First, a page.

The commission said that it agrees that combining the generation portfolios of the operating utilities could result in economic benefits for ratepayers, including the avoidance or delay of new generation facilities. It added: “According to the applicant, the operating utilities are prohibited from conducting joint planning until after the acquisition is completed. As a result, the Commission finds that it is premature to consider WPSC’s proposal for Fox Unit 3 until the operating utilities have had an opportunity to conduct a joint IRP. Such planning will be helpful in determining whether existing resources could be used to avoid or delay the need for Fox Unit 3. To ensure that unnecessary capital costs related to new generation are avoided and that customers receive the benefits of the larger company’s combined generation portfolio, it is reasonable to require that WPSC withdraw its application for Fox Unit 3 within ten days of the effective date of this Final Decision.

“Further, neither WEC Energy nor its subsidiaries shall propose any new electric generation projects that would unnecessarily increase system capacity, and for which the cost would be allocated to Wisconsin ratepayers, unless: (1) WEC Energy submits a joint IRP for its combined generation portfolio to the Commission for review; and 
(2) such a plan demonstrates that any new generation project is beneficial to ratepayers and economical in meeting its operating utilities’ capacity and energy needs. The Commission encourages WEC Energy to coordinate with Commission staff on the content and modeling inputs for the IRP to ensure that the plan sufficiently meets the Commission’s directives. The Commission further directs that the IRP include an analysis of the extent to which future capacity or energy needs can be met with existing intercompany resources.”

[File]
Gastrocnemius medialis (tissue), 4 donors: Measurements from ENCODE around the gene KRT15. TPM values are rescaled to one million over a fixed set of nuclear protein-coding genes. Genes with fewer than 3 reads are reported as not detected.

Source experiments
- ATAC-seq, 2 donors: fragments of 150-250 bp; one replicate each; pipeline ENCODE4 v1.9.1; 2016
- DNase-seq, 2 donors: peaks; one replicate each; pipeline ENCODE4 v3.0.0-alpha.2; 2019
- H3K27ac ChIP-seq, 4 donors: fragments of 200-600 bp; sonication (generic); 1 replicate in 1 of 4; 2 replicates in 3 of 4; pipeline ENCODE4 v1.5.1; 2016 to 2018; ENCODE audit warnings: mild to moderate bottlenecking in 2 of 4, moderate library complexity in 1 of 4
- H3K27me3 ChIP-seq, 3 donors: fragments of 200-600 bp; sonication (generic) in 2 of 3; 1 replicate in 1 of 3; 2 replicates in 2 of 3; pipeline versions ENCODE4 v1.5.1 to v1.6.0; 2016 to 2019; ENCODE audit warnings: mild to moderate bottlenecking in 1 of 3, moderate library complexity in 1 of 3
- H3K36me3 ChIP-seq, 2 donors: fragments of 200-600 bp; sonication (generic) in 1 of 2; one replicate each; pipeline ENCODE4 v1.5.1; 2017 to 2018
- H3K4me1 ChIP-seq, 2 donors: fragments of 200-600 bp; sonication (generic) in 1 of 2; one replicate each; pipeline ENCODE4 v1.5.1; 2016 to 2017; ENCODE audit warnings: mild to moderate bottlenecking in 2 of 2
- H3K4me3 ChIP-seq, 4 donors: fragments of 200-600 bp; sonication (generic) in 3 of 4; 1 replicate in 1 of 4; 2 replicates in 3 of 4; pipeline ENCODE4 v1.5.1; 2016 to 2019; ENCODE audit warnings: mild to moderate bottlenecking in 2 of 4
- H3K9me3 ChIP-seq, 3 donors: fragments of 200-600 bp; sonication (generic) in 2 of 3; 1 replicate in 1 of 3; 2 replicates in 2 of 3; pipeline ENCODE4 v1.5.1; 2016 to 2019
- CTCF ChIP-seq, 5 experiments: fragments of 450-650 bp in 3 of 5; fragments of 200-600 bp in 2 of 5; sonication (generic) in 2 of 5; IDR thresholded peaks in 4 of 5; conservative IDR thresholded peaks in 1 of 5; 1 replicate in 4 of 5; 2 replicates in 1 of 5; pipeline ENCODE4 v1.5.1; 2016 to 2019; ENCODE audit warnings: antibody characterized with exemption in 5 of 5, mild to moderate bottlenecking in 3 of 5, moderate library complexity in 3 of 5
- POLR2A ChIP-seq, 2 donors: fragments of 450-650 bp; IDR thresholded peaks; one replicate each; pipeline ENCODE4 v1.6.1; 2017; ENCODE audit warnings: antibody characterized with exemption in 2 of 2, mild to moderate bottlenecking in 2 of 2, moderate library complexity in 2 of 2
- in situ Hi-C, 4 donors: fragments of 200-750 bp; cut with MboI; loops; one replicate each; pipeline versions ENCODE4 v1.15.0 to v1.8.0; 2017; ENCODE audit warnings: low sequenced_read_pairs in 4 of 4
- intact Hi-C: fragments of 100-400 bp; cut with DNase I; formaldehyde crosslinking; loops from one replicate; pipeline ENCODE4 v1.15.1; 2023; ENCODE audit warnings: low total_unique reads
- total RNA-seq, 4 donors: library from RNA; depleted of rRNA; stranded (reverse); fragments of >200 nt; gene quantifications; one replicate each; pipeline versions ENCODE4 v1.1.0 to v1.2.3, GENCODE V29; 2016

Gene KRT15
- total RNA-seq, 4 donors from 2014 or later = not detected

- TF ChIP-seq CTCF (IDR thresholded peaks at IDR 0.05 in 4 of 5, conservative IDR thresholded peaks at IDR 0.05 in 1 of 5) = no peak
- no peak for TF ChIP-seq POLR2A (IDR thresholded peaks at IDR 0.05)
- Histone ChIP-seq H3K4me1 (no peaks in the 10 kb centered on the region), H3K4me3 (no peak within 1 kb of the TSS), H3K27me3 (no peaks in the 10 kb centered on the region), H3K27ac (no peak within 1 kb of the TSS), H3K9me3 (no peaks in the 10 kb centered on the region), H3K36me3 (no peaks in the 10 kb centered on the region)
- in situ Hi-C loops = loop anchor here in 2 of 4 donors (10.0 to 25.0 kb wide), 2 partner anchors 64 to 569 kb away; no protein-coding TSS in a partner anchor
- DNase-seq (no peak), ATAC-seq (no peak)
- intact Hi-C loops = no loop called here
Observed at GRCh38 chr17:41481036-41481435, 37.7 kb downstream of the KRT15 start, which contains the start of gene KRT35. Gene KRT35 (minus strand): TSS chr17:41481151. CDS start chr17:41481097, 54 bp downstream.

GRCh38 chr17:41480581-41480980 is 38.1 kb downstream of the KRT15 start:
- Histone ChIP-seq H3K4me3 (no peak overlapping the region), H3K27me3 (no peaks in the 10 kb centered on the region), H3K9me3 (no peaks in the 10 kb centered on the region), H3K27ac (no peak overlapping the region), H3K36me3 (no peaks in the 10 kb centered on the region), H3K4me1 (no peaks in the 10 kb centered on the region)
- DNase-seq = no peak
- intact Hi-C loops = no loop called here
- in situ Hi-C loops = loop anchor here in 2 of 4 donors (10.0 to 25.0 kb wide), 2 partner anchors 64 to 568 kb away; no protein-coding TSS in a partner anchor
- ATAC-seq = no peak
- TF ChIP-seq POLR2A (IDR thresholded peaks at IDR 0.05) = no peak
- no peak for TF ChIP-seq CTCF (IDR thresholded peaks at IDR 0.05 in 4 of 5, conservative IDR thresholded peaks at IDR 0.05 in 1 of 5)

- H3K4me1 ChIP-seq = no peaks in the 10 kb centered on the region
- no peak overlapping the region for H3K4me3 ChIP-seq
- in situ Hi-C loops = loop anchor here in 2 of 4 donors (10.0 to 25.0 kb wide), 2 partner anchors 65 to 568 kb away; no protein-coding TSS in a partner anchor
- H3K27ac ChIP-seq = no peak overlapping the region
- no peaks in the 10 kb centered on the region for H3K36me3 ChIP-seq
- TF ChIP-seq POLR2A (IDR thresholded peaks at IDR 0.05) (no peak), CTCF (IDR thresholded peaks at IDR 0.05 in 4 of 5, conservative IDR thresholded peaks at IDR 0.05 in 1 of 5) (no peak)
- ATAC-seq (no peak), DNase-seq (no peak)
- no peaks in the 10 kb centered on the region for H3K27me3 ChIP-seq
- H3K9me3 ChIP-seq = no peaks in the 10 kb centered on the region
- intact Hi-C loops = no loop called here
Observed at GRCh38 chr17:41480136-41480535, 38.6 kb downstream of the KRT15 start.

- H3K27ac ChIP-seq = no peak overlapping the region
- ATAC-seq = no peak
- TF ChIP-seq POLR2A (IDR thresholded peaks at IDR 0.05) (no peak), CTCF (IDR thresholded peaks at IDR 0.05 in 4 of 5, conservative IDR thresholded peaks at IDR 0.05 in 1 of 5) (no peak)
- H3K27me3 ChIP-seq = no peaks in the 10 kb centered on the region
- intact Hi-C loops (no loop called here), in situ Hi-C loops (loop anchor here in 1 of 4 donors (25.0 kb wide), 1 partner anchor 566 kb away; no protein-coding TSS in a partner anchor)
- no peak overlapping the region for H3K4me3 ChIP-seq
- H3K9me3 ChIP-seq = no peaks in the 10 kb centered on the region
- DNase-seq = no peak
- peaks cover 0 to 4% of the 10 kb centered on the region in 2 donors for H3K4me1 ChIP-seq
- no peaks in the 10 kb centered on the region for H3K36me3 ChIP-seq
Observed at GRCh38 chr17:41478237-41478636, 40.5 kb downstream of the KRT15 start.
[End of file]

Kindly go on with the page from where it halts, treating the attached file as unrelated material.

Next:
If the WEC/Integrys merger fails to close, WPSC can re-start the Fox Unit 3 application process, the commission added.

About Barry Cassell 20414 Articles
Barry Cassell is Chief Analyst for GenerationHub covering coal and emission controls issues, projects and policy. He has covered the coal and power generation industry for more than 24 years, beginning in November 2011 at GenerationHub and prior to that as editor of SNL Energy’s Coal Report. He was formerly with Coal Outlook for 15 years as the publication’s editor and contributing writer, and prior to that he was editor of Coal & Synfuels Technology and associate editor of The Energy Report. He has a bachelor’s degree from Central Michigan University.